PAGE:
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Mutual Real Estate Investment Trust v. Buffalo Savings Bank

Supreme Court, Special Term, New York County
May 12, 1977
90 Misc. 2d 675 (N.Y. Sup. Ct. 1977)


May 12, 1977

Berle Berle for defendant.

Delson Gordon for plaintiff.

Defendant moves for summary judgment in this action for declaratory judgment in which further relief in the form of an injunction is also sought. Plaintiff, a New York real estate investment trust, is the owner of certain real property located in Pennsylvania with improvements thereon consisting of two apartment house complexes. Defendant, a New York banking corporation, holds two mortgages on the subject premises, both of which contain a so-called "due-on-sale" clause entitling the mortgagee to accelerate at its option the balance due on the mortgage in the event of sale or conveyance of the mortgaged property.

Plaintiff alleges that it entered into a written agreement to sell the subject premises to a purchaser whose financial condition is superior to that of plaintiff and who presumably (although as much is not stated in so many words in the papers before the court) was prepared to assume the mortgage; that, thereafter, plaintiff furnished defendant information substantiating the financial responsibility of the principals of the corporate entity seeking to purchase the subject premises; that plaintiff requested defendant to waive its right under the mortgage agreement to accelerate the balance due in case of sale or conveyance; that defendant refused to waive such right and that such refusal was "unreasonable". It is further alleged in the complaint that defendant conspired with its Pennsylvania agent servicing the mortgage to prevent the sale in question so that a "favored customer" might be able to purchase the subject premises instead at a lower price.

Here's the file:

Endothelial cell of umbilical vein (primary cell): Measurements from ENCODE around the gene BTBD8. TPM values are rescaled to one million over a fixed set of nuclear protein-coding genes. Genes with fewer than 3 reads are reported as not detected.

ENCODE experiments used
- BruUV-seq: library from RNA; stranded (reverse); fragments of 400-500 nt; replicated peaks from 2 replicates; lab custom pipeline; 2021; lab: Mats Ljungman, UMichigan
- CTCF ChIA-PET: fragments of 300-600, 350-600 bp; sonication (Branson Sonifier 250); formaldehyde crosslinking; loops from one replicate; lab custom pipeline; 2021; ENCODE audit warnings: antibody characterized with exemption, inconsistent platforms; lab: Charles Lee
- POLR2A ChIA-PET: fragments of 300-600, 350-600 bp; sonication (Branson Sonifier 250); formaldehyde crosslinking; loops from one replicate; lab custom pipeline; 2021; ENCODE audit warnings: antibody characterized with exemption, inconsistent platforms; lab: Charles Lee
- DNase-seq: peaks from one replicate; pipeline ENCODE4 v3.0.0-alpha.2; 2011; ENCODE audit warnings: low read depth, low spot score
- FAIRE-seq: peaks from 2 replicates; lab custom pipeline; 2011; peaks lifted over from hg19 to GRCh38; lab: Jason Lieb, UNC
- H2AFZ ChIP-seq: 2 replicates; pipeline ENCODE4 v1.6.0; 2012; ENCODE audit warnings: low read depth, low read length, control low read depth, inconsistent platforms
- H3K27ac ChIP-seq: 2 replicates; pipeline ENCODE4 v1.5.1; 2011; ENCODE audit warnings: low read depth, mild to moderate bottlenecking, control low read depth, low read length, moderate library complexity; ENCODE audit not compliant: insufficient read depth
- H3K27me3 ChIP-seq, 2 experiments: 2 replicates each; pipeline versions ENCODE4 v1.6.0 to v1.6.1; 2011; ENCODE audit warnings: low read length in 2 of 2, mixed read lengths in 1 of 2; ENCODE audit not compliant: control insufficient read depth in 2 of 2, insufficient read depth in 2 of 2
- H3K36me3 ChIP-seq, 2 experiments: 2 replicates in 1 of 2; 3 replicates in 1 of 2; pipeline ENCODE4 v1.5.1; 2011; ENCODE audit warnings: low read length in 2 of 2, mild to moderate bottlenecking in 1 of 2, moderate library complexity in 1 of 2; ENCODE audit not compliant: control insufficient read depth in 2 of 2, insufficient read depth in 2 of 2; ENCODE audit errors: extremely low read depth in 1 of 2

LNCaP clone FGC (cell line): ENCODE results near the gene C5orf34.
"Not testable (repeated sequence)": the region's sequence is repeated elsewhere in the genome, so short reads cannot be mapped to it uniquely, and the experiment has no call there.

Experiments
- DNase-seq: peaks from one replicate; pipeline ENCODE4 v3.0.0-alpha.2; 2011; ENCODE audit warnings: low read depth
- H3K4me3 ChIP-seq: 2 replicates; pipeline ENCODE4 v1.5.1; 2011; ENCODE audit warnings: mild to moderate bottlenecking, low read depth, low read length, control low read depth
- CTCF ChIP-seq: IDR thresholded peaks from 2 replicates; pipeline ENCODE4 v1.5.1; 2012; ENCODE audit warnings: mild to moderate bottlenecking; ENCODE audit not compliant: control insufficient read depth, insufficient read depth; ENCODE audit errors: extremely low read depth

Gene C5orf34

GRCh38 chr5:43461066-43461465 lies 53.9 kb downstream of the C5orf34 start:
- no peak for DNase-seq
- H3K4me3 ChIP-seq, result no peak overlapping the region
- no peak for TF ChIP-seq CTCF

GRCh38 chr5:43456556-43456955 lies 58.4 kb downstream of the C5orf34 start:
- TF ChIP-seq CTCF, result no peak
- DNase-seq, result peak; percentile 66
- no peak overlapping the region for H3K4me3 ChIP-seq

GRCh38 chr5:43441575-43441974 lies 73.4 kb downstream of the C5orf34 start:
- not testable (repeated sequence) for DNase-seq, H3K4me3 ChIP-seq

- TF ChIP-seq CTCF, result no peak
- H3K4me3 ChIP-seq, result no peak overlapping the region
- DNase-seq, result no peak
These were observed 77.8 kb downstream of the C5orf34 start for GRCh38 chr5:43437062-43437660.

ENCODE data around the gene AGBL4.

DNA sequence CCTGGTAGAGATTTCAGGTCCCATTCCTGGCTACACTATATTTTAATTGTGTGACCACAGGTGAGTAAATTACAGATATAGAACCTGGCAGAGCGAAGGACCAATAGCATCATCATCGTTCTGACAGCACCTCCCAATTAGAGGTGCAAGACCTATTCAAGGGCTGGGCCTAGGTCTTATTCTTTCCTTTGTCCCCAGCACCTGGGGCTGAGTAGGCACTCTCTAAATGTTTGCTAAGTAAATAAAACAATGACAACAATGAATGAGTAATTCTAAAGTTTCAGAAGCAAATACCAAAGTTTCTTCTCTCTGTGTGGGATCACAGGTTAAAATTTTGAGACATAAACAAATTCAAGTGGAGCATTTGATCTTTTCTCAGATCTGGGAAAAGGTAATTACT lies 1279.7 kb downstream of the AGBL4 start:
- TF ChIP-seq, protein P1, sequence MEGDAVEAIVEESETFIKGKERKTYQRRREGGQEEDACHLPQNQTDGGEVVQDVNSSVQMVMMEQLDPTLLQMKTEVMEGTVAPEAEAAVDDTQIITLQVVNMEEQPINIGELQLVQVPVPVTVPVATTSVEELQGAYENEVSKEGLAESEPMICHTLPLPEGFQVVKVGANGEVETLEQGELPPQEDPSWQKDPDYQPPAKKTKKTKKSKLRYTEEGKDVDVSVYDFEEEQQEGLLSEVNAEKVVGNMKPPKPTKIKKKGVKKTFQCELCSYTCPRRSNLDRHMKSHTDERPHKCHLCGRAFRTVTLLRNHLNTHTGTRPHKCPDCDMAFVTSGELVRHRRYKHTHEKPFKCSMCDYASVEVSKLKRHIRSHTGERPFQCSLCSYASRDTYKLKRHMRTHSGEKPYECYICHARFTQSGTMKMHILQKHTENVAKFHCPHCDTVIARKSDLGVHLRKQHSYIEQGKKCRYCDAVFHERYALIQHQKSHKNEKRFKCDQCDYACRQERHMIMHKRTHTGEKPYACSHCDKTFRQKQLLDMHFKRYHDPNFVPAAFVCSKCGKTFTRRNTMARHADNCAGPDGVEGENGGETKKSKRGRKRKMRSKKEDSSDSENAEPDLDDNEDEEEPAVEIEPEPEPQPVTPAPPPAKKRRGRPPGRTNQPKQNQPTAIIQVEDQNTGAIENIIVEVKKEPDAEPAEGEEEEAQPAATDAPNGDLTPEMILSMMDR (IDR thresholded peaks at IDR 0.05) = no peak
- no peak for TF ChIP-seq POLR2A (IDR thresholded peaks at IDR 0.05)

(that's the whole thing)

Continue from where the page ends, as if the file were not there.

Plaintiff seeks a judgment declaring (1) that the due-on-sale clause is void and unenforceable unless it is construed to contain a condition that the mortgagee's consent to a sale or conveyance is not to be withheld unreasonably and (2) that defendant's refusal to consent to the sale of the subject premises to a financially responsible purchaser constitutes an unreasonable withholding of such consent. Injunctive relief compelling defendant to consent to the sale of the premises to plaintiff's purchaser is incidentally sought. Also sought are money damages representing the sum of the purchase price offered by plaintiff's purchaser.

The papers on this motion discuss in some detail the factual circumstances surrounding defendant's refusal to waive its right to accelerate in case of a sale. Plaintiff contends that defendant was furnished ample data substantiating the financial soundness of the proposed purchase; defendant, on the other hand, asserts that the data furnished was insufficient to establish the financial responsibility of the proposed purchaser and that the possible effect of the proposed transfer on the security of its mortgage investment was a matter of legitimate concern.

The court is unable to determine on this motion whether the additional information requested by defendant, and not supplied by plaintiff, was, as plaintiff puts it "utterly and totally unreasonable and unheard of in the mortgage-lending business." In other words, whether defendant's invocation of the due-on-sale clause was reasonably necessary to protect its security in the mortgaged property is an issue of fact left unresolved on this motion. However, in view of the specific declaratory relief requested in this action (supra), such a factual issue would be rendered academic should it be determined, as a matter of law, that defendant is entitled to withhold its consent to the proposed sale and invoke the due-on-sale clause irrespective of the financial responsibility of the proposed purchaser.